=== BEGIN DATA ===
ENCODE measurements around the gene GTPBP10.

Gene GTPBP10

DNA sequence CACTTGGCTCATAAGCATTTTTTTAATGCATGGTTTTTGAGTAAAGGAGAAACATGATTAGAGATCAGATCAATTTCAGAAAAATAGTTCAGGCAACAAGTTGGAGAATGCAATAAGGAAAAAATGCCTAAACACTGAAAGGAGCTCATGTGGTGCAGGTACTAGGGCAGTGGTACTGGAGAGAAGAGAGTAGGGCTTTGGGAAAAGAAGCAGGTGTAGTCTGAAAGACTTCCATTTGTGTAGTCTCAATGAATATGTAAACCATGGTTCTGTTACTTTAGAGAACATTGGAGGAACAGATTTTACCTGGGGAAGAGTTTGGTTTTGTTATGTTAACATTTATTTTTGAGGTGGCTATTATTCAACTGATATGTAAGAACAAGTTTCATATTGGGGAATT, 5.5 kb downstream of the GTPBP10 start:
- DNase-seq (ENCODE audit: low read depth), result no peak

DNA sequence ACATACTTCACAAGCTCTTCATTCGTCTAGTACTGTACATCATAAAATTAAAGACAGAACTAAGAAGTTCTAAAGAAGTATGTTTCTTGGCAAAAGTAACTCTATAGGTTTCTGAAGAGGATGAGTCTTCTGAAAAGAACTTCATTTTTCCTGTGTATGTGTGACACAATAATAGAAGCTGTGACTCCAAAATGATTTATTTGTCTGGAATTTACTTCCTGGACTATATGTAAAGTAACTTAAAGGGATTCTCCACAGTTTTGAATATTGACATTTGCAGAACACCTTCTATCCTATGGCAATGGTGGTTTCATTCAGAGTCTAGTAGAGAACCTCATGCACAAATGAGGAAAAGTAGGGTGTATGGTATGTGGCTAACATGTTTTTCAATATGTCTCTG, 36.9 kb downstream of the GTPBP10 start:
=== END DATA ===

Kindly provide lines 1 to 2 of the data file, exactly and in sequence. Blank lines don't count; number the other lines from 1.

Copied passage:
ENCODE measurements around the gene GTPBP10.

Gene GTPBP10